Katja Schulz commented on "EOL Curators":

    @Deniz Martinez: A "change image type to map" tool is on our list of features to develop in the future. For now, there's a collection for images that need to be moved to the maps tab. I have made both of you managers of that collection, so you can add images that need to be retagged.

    over 2 years ago

  • Profile picture of Katerina Tvardikova who took this action.

    Katerina Tvardikova commented on "EOL Curators":

    @Deniz Martinez: Hi, I have the same problem, as I have a mpa of distribution for all birds. I only changed description, and left in in pictures with comment. However, I am not sure whether it is okay.

    over 2 years ago

  • Profile picture of Deniz Martinez who took this action.

    Deniz Martinez commented on "EOL Curators":

    What (if anything) should be done with maps that are in the images section? I have run into lot of these. Is there a way to move them to the maps tab, or should a comment be left, or anything at all? Thanks!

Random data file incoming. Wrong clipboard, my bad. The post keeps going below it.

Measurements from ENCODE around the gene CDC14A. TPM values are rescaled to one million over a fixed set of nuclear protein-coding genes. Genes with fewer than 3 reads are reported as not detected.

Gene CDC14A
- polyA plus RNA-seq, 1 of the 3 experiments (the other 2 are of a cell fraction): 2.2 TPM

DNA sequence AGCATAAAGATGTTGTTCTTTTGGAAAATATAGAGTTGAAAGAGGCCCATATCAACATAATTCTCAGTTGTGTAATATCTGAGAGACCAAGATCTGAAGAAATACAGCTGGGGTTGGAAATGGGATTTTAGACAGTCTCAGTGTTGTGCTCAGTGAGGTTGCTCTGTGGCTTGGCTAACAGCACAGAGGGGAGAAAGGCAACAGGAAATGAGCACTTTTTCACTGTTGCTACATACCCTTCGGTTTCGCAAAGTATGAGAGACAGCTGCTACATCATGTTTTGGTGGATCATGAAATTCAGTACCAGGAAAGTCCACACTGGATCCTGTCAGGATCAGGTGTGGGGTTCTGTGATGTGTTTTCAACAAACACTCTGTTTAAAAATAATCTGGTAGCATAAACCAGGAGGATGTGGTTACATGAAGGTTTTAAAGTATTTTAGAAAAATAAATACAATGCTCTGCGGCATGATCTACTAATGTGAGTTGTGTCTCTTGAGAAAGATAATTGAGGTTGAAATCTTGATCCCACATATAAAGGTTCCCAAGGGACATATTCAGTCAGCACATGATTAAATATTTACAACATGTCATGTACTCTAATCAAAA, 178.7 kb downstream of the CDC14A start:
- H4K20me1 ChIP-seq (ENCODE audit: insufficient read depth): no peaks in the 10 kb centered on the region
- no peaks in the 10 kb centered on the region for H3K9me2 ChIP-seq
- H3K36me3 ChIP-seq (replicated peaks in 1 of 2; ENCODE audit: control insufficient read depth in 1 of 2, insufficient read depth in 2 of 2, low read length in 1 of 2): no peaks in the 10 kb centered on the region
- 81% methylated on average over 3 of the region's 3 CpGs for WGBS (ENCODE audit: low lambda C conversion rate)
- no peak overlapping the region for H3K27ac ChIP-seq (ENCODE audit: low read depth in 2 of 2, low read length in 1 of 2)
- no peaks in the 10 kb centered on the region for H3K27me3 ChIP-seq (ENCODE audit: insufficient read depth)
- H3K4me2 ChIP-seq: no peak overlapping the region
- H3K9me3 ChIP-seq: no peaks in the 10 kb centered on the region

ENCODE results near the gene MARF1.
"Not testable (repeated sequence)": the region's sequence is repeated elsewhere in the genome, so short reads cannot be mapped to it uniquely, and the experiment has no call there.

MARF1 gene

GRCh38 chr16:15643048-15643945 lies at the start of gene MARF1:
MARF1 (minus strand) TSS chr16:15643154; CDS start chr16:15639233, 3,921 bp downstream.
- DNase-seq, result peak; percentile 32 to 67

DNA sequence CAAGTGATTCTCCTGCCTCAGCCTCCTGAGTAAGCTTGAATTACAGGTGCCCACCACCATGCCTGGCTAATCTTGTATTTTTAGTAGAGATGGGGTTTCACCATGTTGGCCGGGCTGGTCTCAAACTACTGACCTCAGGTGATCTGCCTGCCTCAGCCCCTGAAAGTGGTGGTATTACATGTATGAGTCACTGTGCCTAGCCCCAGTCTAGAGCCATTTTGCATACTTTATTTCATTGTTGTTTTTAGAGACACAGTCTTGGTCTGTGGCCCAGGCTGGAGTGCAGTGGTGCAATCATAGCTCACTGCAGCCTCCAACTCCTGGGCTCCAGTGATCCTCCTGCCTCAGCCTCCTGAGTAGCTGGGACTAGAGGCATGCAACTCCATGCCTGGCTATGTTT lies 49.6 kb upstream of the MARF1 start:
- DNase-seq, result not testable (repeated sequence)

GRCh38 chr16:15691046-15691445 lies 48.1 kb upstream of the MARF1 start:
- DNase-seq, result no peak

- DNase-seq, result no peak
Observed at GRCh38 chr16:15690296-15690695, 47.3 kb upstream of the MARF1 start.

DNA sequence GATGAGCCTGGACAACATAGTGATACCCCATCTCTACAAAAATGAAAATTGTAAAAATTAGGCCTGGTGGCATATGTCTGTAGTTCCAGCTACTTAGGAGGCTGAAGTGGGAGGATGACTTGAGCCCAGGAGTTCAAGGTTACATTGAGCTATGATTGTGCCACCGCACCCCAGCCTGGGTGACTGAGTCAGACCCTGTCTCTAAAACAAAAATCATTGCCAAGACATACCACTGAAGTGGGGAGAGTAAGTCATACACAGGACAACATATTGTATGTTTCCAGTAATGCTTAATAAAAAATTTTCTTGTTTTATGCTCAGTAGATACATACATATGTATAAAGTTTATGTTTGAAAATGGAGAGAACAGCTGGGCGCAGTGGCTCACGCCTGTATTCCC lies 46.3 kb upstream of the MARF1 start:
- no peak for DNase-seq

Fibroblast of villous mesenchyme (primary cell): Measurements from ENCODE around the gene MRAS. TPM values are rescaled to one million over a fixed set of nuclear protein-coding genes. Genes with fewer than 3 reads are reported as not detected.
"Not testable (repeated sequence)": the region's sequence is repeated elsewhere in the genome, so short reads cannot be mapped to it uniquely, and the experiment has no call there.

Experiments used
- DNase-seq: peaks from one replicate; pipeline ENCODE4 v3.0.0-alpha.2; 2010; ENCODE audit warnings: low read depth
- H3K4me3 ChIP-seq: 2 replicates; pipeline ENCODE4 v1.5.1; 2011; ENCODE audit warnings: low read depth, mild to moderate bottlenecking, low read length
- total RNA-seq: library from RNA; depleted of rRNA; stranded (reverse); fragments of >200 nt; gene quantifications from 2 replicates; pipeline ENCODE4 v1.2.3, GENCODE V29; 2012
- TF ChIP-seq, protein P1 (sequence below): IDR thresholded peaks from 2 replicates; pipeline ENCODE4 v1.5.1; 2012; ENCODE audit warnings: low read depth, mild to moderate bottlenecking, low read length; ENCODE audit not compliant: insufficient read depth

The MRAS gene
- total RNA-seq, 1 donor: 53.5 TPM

over 2 years ago

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    David Eickhoff commented on an older version of Fiji Fan Palm {Pritchardia Pacifica}:

    Hi Drew, This is not Pritchardia pacifica. The flower stalks never exceed the leaf blades and in fact are short. http://www.flickr.com/photos/dweickhoff/8390104809/ This genus can be quite confusing. Your photo does resembles P. kaalae in some ways, but doubt this is it. Likely it is Pritchardia thurstonii or a hybrid Pritchardia. There are other species in this area. Compare P. pacifica with P. thurstonii http://www.flickr.com/photos/dweickhoff/8390100169/ Aloha, Dave

    over 2 years ago • edited: over 2 years ago

  • Profile picture of David Eickhoff who took this action.
  • Profile picture of David Eickhoff who took this action.